Because posts were shared, new people were exposed to them, liked what they were about and in turn, liked the site. That gives more exposure to Breaking Eighty in the long run.


Probably obvious at this point, but clearly you are going to want to understand what posts you are putting out that are actually attracting clicks. This serves a couple of purposes.

First, it can give you a good idea of how your content is performing. If no one is actually clicking why? Could be your lead in content on Facebook and Twitter aren’t making people want to click. Could be your title is sort of boring. Could be the content just doesn’t interest a ton of people.

This gives you a lot of things to look at, and work on improving.

Sometimes it’s as simple as just tweaking a sentence or a couple of words. Play around and experiment with the same posts over and over just substituting different introductory content. Are you suddenly seeing a spike in clicks?

Congrats! That means you are doing something right. So figure out what it is and copy it!

b80 clicks

Here’s another graph from Buffer for Business for the Breaking Eighty Twitter account. The line we want to focus in on here is the red one.

See what I see? A couple of big spikes.

That means something was happening that made people click. When I checked after the first spike, I saw the clicks were to a post Sean had written reviewing a new high tech piece of golf equipment.

To see if it was a one time thing or if the post had some juice, I scheduled it again about a week later. Hello, second spike. And this time even more people checked it out.

Then, since you can never get too much of a good thing, I posted the same review post yet again, and boom. The third spike.

This is a great example of being able to see that certain content is more clickable than others. Once you see the data for yourself and note those spikes use that content again, and figure out how you can convert the content that isn’t as successful to posts that get more clicks.


Tying in with shares and clicks is reach.

Reach is how many people actually see your social content.

You want this number to be high, it helps expose you to new customers and industry leaders for one. But the key with reach in conversion. Convert a few of those who are newly exposed to your content, and suddenly your sales numbers could be looking a lot better.

In a typical day, if no one clicks, likes, comments, re-tweets or shares your content (why doesn’t anyone like us?!?) then your reach is going to be equal to the number of followers you have.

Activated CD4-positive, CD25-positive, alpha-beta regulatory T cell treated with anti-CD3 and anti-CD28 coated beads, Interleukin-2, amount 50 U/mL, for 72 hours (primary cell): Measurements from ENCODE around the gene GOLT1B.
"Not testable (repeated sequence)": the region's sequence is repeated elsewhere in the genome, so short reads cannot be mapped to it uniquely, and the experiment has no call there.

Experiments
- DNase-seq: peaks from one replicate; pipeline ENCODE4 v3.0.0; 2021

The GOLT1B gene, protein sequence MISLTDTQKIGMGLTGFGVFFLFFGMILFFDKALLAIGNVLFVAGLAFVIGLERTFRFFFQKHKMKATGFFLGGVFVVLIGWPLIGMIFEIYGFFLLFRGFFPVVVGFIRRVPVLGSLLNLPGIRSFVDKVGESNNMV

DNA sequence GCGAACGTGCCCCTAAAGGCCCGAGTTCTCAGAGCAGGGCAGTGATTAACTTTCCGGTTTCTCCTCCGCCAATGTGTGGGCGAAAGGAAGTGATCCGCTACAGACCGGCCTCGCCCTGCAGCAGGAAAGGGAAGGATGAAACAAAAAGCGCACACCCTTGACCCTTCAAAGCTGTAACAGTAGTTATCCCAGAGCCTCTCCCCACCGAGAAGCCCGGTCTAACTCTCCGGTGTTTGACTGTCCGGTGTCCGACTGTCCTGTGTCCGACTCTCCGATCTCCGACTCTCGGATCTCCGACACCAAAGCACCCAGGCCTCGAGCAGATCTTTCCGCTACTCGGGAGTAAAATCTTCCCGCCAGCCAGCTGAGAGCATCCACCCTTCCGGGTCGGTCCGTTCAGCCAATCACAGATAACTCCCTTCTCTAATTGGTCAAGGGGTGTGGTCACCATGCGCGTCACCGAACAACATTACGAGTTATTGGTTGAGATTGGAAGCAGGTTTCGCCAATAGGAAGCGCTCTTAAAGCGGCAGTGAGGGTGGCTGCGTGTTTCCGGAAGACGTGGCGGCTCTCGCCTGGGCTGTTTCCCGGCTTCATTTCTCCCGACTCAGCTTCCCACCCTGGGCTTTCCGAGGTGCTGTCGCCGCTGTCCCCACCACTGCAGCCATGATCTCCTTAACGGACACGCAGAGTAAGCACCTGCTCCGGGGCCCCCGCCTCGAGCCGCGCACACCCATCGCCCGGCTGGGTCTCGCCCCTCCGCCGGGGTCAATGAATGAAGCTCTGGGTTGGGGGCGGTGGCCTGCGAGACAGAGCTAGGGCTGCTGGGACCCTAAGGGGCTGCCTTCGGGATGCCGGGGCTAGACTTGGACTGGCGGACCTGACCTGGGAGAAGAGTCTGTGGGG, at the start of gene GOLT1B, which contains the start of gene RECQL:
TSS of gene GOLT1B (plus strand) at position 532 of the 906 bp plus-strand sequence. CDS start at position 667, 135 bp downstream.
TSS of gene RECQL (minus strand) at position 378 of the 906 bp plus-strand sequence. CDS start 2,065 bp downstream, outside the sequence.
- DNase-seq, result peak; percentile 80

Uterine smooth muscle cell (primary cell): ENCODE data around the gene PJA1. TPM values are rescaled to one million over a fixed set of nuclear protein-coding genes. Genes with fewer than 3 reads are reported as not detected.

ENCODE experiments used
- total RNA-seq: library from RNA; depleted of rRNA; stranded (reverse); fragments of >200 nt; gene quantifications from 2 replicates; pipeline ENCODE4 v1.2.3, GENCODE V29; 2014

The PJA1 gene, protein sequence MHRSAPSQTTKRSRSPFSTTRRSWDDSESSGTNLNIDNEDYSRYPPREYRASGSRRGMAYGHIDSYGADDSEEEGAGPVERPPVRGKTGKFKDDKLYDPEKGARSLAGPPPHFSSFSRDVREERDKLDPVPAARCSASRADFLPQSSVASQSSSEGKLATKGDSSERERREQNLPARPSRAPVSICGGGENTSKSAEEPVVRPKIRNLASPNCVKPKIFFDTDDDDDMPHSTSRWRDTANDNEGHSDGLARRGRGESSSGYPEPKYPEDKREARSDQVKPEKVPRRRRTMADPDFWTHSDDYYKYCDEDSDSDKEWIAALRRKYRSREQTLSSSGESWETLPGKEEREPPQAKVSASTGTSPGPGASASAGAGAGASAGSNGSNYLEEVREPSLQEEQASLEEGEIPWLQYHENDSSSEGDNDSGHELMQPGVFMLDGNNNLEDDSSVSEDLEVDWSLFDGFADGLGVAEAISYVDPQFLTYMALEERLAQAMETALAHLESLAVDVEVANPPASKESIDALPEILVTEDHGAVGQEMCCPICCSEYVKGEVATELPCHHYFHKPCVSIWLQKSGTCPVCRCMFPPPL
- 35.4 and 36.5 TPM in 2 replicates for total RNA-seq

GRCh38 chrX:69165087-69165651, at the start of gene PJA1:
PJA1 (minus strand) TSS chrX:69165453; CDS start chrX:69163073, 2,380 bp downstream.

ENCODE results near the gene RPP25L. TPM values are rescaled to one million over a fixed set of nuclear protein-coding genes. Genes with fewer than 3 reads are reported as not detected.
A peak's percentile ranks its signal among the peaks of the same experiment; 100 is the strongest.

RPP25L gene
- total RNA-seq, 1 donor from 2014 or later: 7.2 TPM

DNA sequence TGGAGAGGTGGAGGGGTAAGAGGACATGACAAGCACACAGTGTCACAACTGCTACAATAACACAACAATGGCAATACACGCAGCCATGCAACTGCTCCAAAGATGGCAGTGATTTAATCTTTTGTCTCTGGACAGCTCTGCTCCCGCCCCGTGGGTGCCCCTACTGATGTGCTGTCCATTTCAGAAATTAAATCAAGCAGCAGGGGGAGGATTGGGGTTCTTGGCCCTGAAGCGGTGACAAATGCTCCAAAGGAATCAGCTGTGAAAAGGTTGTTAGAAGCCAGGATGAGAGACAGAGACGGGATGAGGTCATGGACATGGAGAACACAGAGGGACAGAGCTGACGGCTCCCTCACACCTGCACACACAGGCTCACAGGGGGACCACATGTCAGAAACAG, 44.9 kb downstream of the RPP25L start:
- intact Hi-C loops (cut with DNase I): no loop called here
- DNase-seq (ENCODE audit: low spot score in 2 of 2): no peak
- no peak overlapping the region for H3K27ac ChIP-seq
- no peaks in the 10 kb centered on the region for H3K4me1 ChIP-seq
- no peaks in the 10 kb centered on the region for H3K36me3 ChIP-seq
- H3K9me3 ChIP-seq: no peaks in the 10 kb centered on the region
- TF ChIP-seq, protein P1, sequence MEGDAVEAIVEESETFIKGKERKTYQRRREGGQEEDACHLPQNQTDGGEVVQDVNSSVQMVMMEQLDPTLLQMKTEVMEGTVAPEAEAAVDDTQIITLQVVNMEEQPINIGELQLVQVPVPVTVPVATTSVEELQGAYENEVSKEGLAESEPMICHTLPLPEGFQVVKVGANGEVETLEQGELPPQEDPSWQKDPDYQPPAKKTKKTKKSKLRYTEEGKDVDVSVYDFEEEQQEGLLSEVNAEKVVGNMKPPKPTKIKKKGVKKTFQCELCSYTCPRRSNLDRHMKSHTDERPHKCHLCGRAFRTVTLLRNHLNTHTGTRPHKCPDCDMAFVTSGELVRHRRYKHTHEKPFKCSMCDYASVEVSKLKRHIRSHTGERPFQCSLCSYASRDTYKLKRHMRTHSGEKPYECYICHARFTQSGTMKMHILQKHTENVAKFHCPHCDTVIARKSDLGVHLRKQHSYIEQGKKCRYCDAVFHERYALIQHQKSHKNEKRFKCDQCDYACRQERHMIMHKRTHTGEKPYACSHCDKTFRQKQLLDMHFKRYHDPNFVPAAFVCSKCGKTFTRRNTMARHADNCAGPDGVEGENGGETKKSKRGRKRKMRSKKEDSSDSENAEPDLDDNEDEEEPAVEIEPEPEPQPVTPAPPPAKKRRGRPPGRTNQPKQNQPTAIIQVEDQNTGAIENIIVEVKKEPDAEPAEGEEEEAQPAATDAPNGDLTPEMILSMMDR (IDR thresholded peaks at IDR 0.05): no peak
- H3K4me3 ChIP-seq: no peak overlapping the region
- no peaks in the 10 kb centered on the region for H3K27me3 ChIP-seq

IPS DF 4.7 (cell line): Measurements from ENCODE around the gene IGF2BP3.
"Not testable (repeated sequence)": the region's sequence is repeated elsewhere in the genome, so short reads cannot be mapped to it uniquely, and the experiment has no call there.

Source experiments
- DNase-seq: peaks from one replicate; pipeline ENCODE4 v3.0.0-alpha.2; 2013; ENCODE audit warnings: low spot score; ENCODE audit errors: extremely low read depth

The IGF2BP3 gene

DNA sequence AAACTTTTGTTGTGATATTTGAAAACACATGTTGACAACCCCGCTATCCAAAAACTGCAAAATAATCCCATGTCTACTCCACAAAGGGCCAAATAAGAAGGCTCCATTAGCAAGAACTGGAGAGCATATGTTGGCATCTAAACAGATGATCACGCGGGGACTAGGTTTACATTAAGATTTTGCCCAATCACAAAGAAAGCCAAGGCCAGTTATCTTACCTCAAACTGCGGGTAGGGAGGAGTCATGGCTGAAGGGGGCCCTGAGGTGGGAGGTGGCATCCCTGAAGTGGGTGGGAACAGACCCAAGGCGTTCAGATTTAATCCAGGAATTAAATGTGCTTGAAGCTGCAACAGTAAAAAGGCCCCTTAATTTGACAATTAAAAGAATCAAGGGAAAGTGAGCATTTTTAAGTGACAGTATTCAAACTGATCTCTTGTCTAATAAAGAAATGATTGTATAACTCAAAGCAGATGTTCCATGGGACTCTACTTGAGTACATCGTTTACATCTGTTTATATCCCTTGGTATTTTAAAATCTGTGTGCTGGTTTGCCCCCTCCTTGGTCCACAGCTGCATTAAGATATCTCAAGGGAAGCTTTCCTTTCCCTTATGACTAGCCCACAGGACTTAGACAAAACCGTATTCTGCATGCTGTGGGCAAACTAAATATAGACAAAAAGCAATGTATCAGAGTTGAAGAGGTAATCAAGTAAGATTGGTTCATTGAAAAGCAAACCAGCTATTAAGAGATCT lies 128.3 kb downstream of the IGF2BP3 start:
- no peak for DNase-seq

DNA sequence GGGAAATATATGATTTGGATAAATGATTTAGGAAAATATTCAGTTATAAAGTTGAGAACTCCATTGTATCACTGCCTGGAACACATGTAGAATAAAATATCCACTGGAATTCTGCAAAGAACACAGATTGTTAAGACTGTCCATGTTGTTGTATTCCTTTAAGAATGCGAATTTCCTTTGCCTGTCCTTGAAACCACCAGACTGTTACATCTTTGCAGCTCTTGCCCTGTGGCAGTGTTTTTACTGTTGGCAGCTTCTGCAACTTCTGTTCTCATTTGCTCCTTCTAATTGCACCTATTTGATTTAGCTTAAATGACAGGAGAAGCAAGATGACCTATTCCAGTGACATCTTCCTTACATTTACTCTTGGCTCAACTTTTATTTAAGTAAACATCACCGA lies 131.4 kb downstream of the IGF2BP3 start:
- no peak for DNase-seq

So, if you’ve got 500 Twitter followers and no one shows you any love on Tuesday, your reach at the end of the day is going to be 500.

Facebook Insights does a great job of showing reach tied in with engagement (clicks, shares and likes) in one handy graphic.

fb post engagement

Notice anything special here?

That last column, what Facebook calls the engagement column really helps to drive reach. The posts hat have higher levels of clicks, comments and shares has a dramatic effect on reach.

We all know that Facebook has cut down on organic reach in the last year, which means a site with 5,000 fans that used to reach 2,500 on a consistent basis might now only reach 500.

Those are a lot of potential customers not seeing your awesome content.

arccos 1 arccos 2

Here is a perfect example of how reach and clicks need to tie together. We have two posts that share the exact same link to a review post Sean wrote on the golf technology we covered above.

The number that is probably going to pop out is the near 45,000 reach on the first post.

Awesome, right?

Yes, and no.

Yes, having an extra 45k people see the post is a great thing. As you can see it got a couple of re-tweets, favorites and mentions. But, it only got two clicks back to the post. Bummer.

So, we tried it again. This time, we made some tweaks by changing the lead in about the content and actually telling people what to do, “check out my review here” we asked them to click.

Guess what, they did!

Yes the reach was dramatically less, but clicks went from 2 to 38, a massive improvement.

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Bringing it all Together

Hopefully, by now, you can see that there is a lot more to social media than just the number of followers you have.